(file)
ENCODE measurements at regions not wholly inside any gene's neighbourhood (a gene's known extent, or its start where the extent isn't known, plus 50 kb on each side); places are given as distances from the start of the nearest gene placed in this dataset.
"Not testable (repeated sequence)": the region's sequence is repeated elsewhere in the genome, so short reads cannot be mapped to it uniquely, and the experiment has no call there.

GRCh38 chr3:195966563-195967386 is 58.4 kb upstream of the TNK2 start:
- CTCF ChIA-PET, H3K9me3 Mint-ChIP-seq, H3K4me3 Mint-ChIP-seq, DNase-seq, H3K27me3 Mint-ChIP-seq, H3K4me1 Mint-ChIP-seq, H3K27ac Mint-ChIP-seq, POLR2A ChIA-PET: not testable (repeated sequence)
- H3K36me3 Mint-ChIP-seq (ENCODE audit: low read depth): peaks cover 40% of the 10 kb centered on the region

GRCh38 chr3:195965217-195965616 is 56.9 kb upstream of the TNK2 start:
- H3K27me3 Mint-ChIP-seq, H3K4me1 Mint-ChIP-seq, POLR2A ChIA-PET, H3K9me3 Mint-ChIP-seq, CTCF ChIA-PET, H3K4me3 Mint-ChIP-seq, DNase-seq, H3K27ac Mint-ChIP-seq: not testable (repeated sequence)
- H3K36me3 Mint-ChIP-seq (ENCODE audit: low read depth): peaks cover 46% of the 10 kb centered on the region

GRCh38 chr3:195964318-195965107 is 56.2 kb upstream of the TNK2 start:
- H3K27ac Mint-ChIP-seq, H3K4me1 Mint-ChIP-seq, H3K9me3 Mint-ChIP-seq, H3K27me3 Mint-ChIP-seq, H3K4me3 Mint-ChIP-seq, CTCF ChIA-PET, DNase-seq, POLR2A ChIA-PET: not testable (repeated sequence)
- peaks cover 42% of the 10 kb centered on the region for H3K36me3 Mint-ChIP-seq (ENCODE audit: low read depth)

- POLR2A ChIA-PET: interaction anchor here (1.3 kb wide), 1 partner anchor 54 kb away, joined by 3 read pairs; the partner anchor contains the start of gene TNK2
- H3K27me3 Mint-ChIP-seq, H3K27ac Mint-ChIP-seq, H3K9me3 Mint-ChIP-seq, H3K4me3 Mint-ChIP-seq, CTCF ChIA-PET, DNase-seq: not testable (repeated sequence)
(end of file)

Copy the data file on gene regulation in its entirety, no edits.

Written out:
ENCODE measurements at regions not wholly inside any gene's neighbourhood (a gene's known extent, or its start where the extent isn't known, plus 50 kb on each side); places are given as distances from the start of the nearest gene placed in this dataset.
"Not testable (repeated sequence)": the region's sequence is repeated elsewhere in the genome, so short reads cannot be mapped to it uniquely, and the experiment has no call there.

GRCh38 chr3:195966563-195967386 is 58.4 kb upstream of the TNK2 start:
- CTCF ChIA-PET, H3K9me3 Mint-ChIP-seq, H3K4me3 Mint-ChIP-seq, DNase-seq, H3K27me3 Mint-ChIP-seq, H3K4me1 Mint-ChIP-seq, H3K27ac Mint-ChIP-seq, POLR2A ChIA-PET: not testable (repeated sequence)
- H3K36me3 Mint-ChIP-seq (ENCODE audit: low read depth): peaks cover 40% of the 10 kb centered on the region

GRCh38 chr3:195965217-195965616 is 56.9 kb upstream of the TNK2 start:
- H3K27me3 Mint-ChIP-seq, H3K4me1 Mint-ChIP-seq, POLR2A ChIA-PET, H3K9me3 Mint-ChIP-seq, CTCF ChIA-PET, H3K4me3 Mint-ChIP-seq, DNase-seq, H3K27ac Mint-ChIP-seq: not testable (repeated sequence)
- H3K36me3 Mint-ChIP-seq (ENCODE audit: low read depth): peaks cover 46% of the 10 kb centered on the region

GRCh38 chr3:195964318-195965107 is 56.2 kb upstream of the TNK2 start:
- H3K27ac Mint-ChIP-seq, H3K4me1 Mint-ChIP-seq, H3K9me3 Mint-ChIP-seq, H3K27me3 Mint-ChIP-seq, H3K4me3 Mint-ChIP-seq, CTCF ChIA-PET, DNase-seq, POLR2A ChIA-PET: not testable (repeated sequence)
- peaks cover 42% of the 10 kb centered on the region for H3K36me3 Mint-ChIP-seq (ENCODE audit: low read depth)

- POLR2A ChIA-PET: interaction anchor here (1.3 kb wide), 1 partner anchor 54 kb away, joined by 3 read pairs; the partner anchor contains the start of gene TNK2
- H3K27me3 Mint-ChIP-seq, H3K27ac Mint-ChIP-seq, H3K9me3 Mint-ChIP-seq, H3K4me3 Mint-ChIP-seq, CTCF ChIA-PET, DNase-seq: not testable (repeated sequence)